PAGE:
FromSoftware is one of the most treasured developer’s of our time. A brainchild of Hidetaka Miyazaki, the studio is known for it’s mechanically driven, atmosphere heavy, challenge-laden masterpieces. Their games always stand out from the tried and true formulas and aren’t afraid to evoke a sense of discovery, tutelage, and punishment. As a reviewer, I consider Bloodborne to be their magnum opus, and Demon’s Soul to be an essential play for any enthusiast of our medium. And so we find ourselves here, in 2019, with an all new I.P. Today it is my pleasure to review- Sekiro: Shadow’s Die Twice- the most frenetic, and action packed FromSoftware game yet.
Sekiro takes place in the 16th Century Sengoku period in Japan. During this period, the Warlord Isshin Ashina, stages a bloody coup and seizes control of the lands of Ashina. After twenty years of rule, the now elderly Isshin falls ill. Genichiro, the grandson to Isshin, captures the Divine Heir Kuro, so he can use his ‘Dragon Heritage’ to raise an immortal army to defend the clan. You play the part of Seju, an orphan brought up by a Shinobi known as Owl. Seju tries to save Kuro, but is defeated by Genichiro losing an arm in the process. The game follow Seju’s journey as he confronts Genichiro again.
FromSoftware isn’t shy when it comes to their unapologetic gameplay design. Sekiro carries the Dark Souls DNA when it comes to difficulty. Player’s will start off with virtually nothing – but as the game progresses a handy Kitana and Prosthetic Arm will liven the battlefield. The crux of the gameplay is here- where both weapons are used to maneuver, fight, and dodge. For example, the grappling hook on your prosthetic arm blazes across the map seamlessly evoking a sense of being an actual Ninja. As a fan of the Tenchu franchise, the inspiration became evident. In terms of fighting mechanics, Sekiro delivers in spades. Strikes are performed with the Kitana and are further extended to actions of parrying, dodging, and blocking. The most important caveat to note is timing is EVERYTHING. It can make or break a session.
Contrary to the Soulsbourne pedigree, Sekiro doesn’t have a traditional leveling system. Gone are farming blood echoes and souls to increase stats. In this game, skill points are earned to enhance abilities. This helps drive the point home that it will take sheer skill to win. Players can use skill points to unlock new techniques at the Buddha statue. This is the very same statue that’s used to fast travel.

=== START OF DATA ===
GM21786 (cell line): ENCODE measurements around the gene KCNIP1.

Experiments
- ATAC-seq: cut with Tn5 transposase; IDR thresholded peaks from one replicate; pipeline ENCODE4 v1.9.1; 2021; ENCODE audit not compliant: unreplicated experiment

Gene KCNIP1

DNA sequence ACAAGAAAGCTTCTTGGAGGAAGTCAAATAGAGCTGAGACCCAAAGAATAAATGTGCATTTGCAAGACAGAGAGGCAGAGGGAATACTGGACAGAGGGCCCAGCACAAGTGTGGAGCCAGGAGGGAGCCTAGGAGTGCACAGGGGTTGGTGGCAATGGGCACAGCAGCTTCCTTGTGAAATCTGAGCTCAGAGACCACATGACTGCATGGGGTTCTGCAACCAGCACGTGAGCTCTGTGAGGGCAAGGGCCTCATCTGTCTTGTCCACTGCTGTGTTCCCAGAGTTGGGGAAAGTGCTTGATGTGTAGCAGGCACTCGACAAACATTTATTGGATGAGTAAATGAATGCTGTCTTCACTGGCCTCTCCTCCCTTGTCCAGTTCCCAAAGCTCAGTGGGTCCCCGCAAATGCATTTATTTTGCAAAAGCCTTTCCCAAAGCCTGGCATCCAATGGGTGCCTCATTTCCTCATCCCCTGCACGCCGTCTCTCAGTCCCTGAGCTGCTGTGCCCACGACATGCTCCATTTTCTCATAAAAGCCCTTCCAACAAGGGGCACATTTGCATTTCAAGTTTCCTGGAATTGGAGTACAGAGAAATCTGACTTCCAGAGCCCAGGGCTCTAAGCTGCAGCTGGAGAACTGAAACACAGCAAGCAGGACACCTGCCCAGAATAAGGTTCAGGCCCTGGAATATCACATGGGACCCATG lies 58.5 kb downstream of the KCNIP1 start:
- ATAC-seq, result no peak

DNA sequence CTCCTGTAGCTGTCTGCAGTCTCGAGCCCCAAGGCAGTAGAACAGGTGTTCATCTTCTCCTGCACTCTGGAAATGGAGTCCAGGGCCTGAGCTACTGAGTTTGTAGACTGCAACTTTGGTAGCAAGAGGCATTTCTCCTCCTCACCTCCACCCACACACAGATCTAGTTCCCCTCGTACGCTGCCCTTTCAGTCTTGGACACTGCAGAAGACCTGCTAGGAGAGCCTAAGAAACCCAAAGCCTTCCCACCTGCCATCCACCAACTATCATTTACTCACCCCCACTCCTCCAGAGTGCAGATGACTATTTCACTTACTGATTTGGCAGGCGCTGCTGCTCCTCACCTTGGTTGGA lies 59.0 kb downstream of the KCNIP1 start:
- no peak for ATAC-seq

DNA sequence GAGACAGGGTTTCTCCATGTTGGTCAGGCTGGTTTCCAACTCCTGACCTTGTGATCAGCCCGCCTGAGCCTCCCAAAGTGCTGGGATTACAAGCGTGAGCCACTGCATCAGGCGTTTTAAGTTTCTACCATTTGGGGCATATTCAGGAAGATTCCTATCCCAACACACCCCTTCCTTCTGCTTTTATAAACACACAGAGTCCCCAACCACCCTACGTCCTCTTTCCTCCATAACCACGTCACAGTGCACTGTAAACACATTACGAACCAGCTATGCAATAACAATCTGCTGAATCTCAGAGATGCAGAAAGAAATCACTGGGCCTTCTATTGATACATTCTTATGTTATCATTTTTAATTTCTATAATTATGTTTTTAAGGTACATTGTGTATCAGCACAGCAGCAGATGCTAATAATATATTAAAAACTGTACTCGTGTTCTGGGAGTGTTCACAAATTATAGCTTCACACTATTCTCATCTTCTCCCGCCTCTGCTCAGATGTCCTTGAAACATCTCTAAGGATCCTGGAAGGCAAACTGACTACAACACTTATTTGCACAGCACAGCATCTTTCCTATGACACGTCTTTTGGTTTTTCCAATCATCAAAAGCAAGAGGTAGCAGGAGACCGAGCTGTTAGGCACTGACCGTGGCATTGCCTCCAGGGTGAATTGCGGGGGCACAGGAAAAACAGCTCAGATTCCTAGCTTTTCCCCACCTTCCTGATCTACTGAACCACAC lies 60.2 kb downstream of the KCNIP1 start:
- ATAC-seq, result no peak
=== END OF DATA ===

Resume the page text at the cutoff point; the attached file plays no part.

Just like the classic Tenchu series, players can get stealthy which adds variety to the overall experience. The one I appreciate in Sekiro is the ability to pause the game if you have something important to do. Previous Soulsborne games never allowed this feature so it’s definitely refreshing to see this. Unlike the Soulsborne games, Sekiro is less punishing when it comes to dying. Players will lose in-game currency and a small chunk of their skill points. Not a deal breaker- but it will discourage haphazard play.
Let me get this out of the way. Sekiro is artistically a marvel. Feudal Japan meets high fantasy looks horrific, beautiful, and dreary. The visual design extends to enemy animation where victory depends on visual cues on when to parry, attack, or dodge. Each new area is laden with spectacular pageantry from monolithic buildings, dense foliage, and fire effects galore. The world features diverse locations with each area looking completely different to one another. The game runs at a stunning 1800p on the Xbox One X and a checkerboard 1800p on the PS4 Pro. However, the story doesn’t end there. With a game like this, the frame rate is king, and the PS4 Pro comes out on top. So ultimately, for both console owners, you need to choose between higher framerate or better visual fidelity. To be frank, both versions look fantastic.
And than, lastly, there’s that famous FromSoftware soundtrack. Subdued, oriental, and mystical in tone- the soundtrack knows when to bombast and when to temper you. The audio design especially is of importance so you can be aware of any surprise attacks or opportunities to parry.
Overall, Sekiro: Shadows Die Twice is a pleasure. It is the shot in the arm the Soulsborne genre needed to remain fresh. The ante was upped, the challenge was modified, and the world has never been more lively. In terms of early 2019- this is an early Game of the Year Contender. Highly recommended.
A review code was provided by Activision
Developer: FromSoftWare / Publisher: Activision
Release date: 22/03/2019
Platforms: Xbox One, PS4 and PC
Version Reviewed: Xbox One X
“Sekiro: Shadows Die Twice is an unrelenting crescendo of brutality, beauty, and mechanical tactility”